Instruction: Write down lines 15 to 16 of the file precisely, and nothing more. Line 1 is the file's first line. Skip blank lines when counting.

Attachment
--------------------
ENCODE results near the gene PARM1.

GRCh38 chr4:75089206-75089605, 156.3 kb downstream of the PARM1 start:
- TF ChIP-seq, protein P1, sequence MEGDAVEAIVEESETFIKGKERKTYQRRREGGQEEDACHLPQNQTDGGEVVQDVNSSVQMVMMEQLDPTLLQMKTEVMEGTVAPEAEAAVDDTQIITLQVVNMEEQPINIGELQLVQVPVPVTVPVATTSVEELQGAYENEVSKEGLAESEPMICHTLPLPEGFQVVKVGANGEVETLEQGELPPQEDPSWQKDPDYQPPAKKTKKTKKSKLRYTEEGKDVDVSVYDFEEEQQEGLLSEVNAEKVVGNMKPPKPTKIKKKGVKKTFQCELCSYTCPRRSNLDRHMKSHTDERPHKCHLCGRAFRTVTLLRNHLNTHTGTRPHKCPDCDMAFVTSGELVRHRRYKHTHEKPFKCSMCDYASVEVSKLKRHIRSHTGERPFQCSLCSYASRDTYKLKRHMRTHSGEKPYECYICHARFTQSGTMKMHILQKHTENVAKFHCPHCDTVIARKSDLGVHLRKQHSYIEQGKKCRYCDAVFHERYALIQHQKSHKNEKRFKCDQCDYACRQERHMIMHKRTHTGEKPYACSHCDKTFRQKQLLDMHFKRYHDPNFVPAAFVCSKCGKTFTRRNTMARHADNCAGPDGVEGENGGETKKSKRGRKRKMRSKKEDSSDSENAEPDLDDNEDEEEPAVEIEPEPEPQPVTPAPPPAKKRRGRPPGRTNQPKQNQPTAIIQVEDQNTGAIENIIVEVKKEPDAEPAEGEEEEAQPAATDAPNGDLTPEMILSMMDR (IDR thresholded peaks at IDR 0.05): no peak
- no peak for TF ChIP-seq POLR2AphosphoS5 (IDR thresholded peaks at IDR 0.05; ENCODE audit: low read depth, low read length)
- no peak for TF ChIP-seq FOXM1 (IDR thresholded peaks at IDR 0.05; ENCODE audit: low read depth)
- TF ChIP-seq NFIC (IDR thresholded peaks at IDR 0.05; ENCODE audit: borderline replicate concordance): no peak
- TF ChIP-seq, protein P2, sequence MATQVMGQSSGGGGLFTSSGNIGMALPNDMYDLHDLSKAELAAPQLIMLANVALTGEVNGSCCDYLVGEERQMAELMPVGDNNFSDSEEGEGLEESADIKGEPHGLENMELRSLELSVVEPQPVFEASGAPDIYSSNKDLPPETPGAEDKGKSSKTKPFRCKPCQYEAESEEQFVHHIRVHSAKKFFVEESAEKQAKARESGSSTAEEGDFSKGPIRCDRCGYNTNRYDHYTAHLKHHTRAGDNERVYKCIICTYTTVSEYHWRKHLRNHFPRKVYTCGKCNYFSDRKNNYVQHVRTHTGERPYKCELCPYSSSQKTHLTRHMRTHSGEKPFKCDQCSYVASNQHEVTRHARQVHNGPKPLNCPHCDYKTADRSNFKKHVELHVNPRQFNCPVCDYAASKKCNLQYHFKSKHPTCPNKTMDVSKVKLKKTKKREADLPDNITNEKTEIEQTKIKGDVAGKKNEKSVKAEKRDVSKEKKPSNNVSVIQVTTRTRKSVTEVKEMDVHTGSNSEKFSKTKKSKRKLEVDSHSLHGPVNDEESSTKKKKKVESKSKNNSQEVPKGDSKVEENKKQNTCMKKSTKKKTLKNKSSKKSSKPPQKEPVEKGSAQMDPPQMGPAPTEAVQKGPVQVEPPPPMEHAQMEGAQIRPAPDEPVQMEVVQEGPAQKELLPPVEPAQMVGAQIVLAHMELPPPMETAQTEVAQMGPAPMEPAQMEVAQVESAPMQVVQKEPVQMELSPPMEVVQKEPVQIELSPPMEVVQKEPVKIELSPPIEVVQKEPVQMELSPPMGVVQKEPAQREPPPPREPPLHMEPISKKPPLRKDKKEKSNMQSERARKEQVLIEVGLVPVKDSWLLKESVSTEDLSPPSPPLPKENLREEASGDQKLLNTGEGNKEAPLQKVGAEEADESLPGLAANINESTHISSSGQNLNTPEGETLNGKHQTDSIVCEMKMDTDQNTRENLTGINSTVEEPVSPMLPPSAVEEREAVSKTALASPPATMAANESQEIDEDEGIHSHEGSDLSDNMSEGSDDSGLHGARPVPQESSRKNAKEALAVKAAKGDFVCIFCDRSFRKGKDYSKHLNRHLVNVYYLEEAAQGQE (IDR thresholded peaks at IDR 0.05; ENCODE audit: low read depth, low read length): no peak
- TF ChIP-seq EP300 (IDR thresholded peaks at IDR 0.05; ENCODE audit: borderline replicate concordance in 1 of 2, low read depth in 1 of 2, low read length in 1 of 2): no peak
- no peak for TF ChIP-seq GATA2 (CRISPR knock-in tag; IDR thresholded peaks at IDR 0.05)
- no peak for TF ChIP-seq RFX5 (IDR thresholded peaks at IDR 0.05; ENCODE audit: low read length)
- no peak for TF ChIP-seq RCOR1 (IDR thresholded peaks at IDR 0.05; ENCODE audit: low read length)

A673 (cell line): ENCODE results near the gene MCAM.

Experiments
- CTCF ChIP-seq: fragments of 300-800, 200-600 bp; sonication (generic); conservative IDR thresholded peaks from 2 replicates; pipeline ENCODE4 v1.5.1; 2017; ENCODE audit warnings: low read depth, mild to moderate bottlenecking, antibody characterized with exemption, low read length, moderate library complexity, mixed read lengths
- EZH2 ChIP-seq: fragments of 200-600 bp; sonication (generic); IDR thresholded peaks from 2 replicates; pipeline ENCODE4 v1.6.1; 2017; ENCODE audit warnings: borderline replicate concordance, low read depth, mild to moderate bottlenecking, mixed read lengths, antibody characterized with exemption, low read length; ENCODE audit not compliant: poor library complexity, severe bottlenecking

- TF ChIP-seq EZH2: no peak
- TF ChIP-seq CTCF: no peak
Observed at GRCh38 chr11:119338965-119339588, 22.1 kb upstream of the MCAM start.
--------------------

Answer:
- EZH2 ChIP-seq: fragments of 200-600 bp; sonication (generic); IDR thresholded peaks from 2 replicates; pipeline ENCODE4 v1.6.1; 2017; ENCODE audit warnings: borderline replicate concordance, low read depth, mild to moderate bottlenecking, mixed read lengths, antibody characterized with exemption, low read length; ENCODE audit not compliant: poor library complexity, severe bottlenecking

- TF ChIP-seq EZH2: no peak